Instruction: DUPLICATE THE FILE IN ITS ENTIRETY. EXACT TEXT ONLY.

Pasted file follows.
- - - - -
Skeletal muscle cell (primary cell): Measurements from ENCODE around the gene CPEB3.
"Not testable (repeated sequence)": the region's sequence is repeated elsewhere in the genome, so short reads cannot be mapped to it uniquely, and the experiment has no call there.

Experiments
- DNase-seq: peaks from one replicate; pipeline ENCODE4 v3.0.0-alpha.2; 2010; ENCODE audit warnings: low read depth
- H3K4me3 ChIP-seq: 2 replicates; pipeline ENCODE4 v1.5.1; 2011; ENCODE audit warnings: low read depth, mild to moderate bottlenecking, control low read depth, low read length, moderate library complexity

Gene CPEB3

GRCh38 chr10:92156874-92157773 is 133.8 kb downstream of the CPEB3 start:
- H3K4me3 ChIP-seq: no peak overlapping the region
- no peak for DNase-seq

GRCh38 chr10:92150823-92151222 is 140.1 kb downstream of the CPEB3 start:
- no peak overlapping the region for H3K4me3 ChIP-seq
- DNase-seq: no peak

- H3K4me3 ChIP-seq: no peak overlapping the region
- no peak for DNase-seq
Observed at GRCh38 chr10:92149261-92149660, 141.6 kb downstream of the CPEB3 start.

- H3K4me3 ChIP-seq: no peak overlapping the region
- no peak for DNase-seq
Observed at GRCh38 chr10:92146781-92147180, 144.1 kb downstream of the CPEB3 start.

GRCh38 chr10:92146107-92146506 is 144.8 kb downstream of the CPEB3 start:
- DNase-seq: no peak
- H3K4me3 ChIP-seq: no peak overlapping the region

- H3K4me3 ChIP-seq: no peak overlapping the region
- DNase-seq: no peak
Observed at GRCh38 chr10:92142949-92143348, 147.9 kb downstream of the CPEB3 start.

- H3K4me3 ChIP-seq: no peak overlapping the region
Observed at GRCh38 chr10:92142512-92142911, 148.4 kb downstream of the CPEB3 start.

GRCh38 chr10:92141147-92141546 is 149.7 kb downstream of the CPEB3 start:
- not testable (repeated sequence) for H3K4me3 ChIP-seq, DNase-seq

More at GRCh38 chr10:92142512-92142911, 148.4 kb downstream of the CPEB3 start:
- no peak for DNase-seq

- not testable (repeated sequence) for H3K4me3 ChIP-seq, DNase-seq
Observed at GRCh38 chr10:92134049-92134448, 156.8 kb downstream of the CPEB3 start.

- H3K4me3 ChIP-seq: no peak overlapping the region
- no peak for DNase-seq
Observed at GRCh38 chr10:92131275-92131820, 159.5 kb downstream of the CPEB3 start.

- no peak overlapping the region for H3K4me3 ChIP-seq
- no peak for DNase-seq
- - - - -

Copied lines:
Skeletal muscle cell (primary cell): Measurements from ENCODE around the gene CPEB3.
"Not testable (repeated sequence)": the region's sequence is repeated elsewhere in the genome, so short reads cannot be mapped to it uniquely, and the experiment has no call there.

Experiments
- DNase-seq: peaks from one replicate; pipeline ENCODE4 v3.0.0-alpha.2; 2010; ENCODE audit warnings: low read depth
- H3K4me3 ChIP-seq: 2 replicates; pipeline ENCODE4 v1.5.1; 2011; ENCODE audit warnings: low read depth, mild to moderate bottlenecking, control low read depth, low read length, moderate library complexity

Gene CPEB3

GRCh38 chr10:92156874-92157773 is 133.8 kb downstream of the CPEB3 start:
- H3K4me3 ChIP-seq: no peak overlapping the region
- no peak for DNase-seq

GRCh38 chr10:92150823-92151222 is 140.1 kb downstream of the CPEB3 start:
- no peak overlapping the region for H3K4me3 ChIP-seq
- DNase-seq: no peak

- H3K4me3 ChIP-seq: no peak overlapping the region
- no peak for DNase-seq
Observed at GRCh38 chr10:92149261-92149660, 141.6 kb downstream of the CPEB3 start.

- H3K4me3 ChIP-seq: no peak overlapping the region
- no peak for DNase-seq
Observed at GRCh38 chr10:92146781-92147180, 144.1 kb downstream of the CPEB3 start.

GRCh38 chr10:92146107-92146506 is 144.8 kb downstream of the CPEB3 start:
- DNase-seq: no peak
- H3K4me3 ChIP-seq: no peak overlapping the region

- H3K4me3 ChIP-seq: no peak overlapping the region
- DNase-seq: no peak
Observed at GRCh38 chr10:92142949-92143348, 147.9 kb downstream of the CPEB3 start.

- H3K4me3 ChIP-seq: no peak overlapping the region
Observed at GRCh38 chr10:92142512-92142911, 148.4 kb downstream of the CPEB3 start.

GRCh38 chr10:92141147-92141546 is 149.7 kb downstream of the CPEB3 start:
- not testable (repeated sequence) for H3K4me3 ChIP-seq, DNase-seq

More at GRCh38 chr10:92142512-92142911, 148.4 kb downstream of the CPEB3 start:
- no peak for DNase-seq

- not testable (repeated sequence) for H3K4me3 ChIP-seq, DNase-seq
Observed at GRCh38 chr10:92134049-92134448, 156.8 kb downstream of the CPEB3 start.

- H3K4me3 ChIP-seq: no peak overlapping the region
- no peak for DNase-seq
Observed at GRCh38 chr10:92131275-92131820, 159.5 kb downstream of the CPEB3 start.

- no peak overlapping the region for H3K4me3 ChIP-seq
- no peak for DNase-seq